There’s a backline of oversized speakers, on which the cast and musicians sway to the beat while Bob Marley bounces downstage to take the microphone. Over the vamping, pulsating music, Marley introduces the cast members, inviting applause for each name check. We are definitely in gig territory here – not one of the oldest, most elaborate West End theatres. A sensation reinforced by the stripped back narrative that follows. The music is key. But like with Marley himself, it serves the purpose of getting the message across in ways that mere words cannot achieve.
David Albury bears a striking resemblance, physically and vocally. He is the alternate Bob Marley, but the role seems to have been written for him alone as he takes us on the journey of one of the most popular, yet most misunderstood, musicians in modern culture. Marley has achieved immortality, but some argue that his image is commercialised and diluted. “Get Up Stand Up!” gives us a glimpse of the real deal. The ghetto kid who believed in freedom. And fought for it. The convert to Rastafari. The kid sent away by his mother to Kingston for a better life. The ambassador of love, loss and redemption. The victim of an assassination attempt who headlined the ‘One Love’ Peace Concert in 1978, receiving the United Nations Peace Medal of the Third World. The cancer victim. But we also catch sight of the misogyny, the carelessness and self-absorption that affected those closest to him – namely his wife, Rita (Gabrielle Brooks), and long-term girlfriend, Cindy Breakspeare (Shanay Holmes).
The most revealing and poignant moments of the evening are provided by Brooks and Holmes. Hearing Marley’s words resonate from these two formidable women’s voices adds layers of compassion, tenderness, and bitterness. Brooks practically steals the show with her soul-stirring “No Woman, No Cry”.
Marley’s somewhat questionable attitude towards women is certainly thrown into the spotlight, and while writer Lee Hall tries to mitigate by highlighting Marley’s ‘marriage to the band’, we never really get a sense of what makes him tick. As mentioned, we do only get the broad outlines. The dialogue between the numbers does tend to assume we know so much already. But with such a wealth of material that’s probably a necessity, and it does spur us on to do our own homework. In the meantime, we can relish in the sheer energy of Clint Dyer’s production. It is a jukebox musical that never feels like one. Marley’s songs are the soundtrack to his life, so obviously make the perfect soundtrack to this sweeping panoramic vision of a visionary artist. Dyer races through the story, but occasionally stops the track to zoom in and focus on particular moments. Marley watches his younger self (brilliantly played by Maxwell Cole) leave the family home, while later on the young Marley stands by to witness his older self receive his cancer diagnosis.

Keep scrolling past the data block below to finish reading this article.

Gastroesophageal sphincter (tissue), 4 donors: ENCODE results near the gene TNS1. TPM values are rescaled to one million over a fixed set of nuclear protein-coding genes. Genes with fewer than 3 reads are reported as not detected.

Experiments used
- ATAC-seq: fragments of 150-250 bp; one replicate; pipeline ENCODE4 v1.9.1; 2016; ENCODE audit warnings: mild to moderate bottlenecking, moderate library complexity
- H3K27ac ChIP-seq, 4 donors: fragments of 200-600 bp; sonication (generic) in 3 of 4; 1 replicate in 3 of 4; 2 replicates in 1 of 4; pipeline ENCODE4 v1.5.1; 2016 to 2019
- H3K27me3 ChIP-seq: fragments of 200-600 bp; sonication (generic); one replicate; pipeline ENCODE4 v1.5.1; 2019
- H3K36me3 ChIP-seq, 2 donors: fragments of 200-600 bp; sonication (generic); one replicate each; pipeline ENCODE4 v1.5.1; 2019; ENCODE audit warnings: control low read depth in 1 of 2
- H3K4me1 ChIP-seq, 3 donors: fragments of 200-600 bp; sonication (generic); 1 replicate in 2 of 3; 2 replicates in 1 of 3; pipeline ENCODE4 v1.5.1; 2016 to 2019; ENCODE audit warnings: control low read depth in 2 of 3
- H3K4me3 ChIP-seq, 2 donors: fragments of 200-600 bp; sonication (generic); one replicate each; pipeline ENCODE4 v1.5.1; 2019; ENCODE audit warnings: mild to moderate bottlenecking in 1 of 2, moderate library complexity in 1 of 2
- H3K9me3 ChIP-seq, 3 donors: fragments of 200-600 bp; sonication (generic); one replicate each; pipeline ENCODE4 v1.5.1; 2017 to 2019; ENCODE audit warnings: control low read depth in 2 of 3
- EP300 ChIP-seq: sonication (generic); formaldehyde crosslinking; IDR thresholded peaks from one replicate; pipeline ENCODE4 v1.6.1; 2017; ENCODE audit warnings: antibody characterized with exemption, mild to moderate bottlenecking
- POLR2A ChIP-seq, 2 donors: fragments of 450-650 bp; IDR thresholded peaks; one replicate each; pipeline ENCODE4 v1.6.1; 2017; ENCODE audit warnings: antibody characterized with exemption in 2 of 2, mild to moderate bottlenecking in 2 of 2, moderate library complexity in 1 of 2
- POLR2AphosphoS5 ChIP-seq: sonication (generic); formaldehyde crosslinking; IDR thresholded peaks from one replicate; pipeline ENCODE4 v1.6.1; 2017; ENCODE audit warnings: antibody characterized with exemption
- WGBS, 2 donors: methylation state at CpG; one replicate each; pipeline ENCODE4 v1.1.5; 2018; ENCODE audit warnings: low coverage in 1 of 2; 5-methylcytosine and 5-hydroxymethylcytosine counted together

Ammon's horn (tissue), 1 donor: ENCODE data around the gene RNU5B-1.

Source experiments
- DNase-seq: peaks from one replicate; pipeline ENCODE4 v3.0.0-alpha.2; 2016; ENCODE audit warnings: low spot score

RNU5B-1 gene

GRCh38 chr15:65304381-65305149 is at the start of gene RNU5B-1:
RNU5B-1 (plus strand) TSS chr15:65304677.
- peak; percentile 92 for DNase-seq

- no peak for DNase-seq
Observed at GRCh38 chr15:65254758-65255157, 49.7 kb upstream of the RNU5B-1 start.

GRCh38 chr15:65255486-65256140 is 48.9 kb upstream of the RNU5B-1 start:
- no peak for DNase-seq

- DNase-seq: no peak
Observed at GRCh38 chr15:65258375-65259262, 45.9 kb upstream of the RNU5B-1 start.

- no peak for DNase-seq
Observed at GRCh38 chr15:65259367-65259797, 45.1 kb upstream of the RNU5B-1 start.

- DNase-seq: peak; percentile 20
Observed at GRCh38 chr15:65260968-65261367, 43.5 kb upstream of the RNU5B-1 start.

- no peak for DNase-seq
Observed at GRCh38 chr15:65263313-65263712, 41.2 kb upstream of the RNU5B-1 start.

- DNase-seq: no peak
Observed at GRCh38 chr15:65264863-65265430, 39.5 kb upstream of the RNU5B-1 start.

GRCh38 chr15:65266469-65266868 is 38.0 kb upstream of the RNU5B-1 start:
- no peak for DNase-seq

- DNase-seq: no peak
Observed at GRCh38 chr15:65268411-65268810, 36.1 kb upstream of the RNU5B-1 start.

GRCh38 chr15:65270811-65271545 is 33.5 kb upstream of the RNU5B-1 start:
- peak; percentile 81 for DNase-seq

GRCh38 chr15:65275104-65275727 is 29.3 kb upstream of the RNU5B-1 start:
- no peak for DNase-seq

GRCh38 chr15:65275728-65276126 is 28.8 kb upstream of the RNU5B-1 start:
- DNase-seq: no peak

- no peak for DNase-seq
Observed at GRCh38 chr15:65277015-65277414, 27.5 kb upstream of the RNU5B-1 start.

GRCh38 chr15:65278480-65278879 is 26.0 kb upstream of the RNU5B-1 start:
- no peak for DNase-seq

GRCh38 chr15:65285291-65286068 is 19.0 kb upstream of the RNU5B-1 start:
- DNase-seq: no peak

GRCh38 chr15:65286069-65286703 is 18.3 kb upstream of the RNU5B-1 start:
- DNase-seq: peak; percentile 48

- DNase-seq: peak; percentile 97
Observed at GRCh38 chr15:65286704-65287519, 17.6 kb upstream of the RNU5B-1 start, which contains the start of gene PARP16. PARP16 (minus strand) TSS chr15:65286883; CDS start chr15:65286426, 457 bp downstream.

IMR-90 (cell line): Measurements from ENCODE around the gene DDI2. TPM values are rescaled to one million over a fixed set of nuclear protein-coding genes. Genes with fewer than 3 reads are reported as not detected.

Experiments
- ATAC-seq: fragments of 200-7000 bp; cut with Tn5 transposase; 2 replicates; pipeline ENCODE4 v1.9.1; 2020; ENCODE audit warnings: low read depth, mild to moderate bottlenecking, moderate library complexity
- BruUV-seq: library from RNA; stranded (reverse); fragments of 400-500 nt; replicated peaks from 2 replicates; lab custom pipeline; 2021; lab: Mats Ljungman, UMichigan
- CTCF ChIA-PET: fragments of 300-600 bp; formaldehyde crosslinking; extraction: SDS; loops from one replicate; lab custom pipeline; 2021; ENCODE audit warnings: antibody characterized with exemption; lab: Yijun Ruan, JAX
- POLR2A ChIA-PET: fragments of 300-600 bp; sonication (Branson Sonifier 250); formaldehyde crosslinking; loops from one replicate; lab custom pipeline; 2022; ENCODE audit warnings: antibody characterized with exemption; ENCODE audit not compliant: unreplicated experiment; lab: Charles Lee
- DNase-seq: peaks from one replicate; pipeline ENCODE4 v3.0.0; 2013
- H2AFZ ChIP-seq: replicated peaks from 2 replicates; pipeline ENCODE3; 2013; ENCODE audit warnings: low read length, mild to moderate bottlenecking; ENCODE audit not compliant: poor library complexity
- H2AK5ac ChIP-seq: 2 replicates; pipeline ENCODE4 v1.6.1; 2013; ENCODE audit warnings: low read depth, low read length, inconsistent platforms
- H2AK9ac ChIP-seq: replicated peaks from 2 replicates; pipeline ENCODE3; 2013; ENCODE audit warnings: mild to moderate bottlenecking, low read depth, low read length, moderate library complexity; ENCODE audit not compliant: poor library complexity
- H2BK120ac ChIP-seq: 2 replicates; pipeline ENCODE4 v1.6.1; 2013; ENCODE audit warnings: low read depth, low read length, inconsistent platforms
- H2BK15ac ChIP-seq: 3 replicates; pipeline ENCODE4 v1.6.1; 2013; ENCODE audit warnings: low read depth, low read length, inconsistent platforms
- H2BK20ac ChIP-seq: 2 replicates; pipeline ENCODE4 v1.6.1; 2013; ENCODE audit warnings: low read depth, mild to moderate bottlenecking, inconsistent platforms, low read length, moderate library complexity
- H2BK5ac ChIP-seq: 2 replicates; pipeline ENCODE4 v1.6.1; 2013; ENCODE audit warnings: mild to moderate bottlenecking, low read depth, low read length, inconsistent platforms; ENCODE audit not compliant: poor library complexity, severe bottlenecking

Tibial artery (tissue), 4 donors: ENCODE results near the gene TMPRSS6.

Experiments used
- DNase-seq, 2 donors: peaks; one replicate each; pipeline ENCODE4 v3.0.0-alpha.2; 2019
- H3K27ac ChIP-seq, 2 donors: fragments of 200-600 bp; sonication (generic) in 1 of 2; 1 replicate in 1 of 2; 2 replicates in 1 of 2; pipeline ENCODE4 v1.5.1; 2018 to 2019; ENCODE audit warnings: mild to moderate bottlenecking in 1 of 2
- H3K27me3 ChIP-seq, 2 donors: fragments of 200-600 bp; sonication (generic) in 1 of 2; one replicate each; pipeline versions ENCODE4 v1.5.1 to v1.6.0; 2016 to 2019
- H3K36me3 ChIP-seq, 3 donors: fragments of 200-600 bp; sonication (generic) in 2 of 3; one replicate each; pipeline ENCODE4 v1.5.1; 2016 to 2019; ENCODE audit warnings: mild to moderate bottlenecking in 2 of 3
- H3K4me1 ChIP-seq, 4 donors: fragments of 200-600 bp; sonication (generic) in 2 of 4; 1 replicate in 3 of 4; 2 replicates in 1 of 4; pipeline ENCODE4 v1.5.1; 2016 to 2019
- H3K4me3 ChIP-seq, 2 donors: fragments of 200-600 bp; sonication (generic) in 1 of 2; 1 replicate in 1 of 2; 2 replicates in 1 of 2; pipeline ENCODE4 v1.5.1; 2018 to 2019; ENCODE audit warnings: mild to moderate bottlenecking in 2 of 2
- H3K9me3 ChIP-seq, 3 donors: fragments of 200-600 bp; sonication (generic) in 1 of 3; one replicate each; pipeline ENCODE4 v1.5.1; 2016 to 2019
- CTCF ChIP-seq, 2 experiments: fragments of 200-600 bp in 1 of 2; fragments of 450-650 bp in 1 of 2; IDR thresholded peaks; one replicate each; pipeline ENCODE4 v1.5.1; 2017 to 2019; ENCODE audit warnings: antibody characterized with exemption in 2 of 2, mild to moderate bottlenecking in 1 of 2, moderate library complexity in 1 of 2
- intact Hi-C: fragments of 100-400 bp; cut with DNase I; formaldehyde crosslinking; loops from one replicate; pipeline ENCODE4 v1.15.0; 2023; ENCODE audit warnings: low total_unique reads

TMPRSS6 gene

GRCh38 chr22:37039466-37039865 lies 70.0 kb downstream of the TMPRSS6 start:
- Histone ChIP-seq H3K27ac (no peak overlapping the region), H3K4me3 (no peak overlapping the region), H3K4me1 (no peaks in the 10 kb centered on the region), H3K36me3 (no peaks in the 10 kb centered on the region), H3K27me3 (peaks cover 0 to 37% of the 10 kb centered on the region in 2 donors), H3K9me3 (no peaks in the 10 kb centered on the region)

These moments of unconventionality never detract from the ‘concert’ feel of the show. And, after all, it is the songs that tell the story. Shelley Maxwell’s choreography is stunning but, with an eye on a West End audience, occasionally mismatched to the material. But the roots are still there, just as Marley stayed true to his own roots even when Chris Blackwell of Island Records (Henry Faber) sensed a need to reach out to the predominantly white, British audience in the 1970s.
The set list is comprehensive, including lesser known, more lyrically challenging numbers along with the signature tunes we know and love. As the evening slows down to a plaintively acoustic “Redemption Song” we see the intoxicating mix of the gentle and the explosive that coexisted within Marley’s spirit. And his spirit is in full attendance throughout the night. The crowd can’t fail to follow the command of “Get Up Stand Up” during the rousing encore.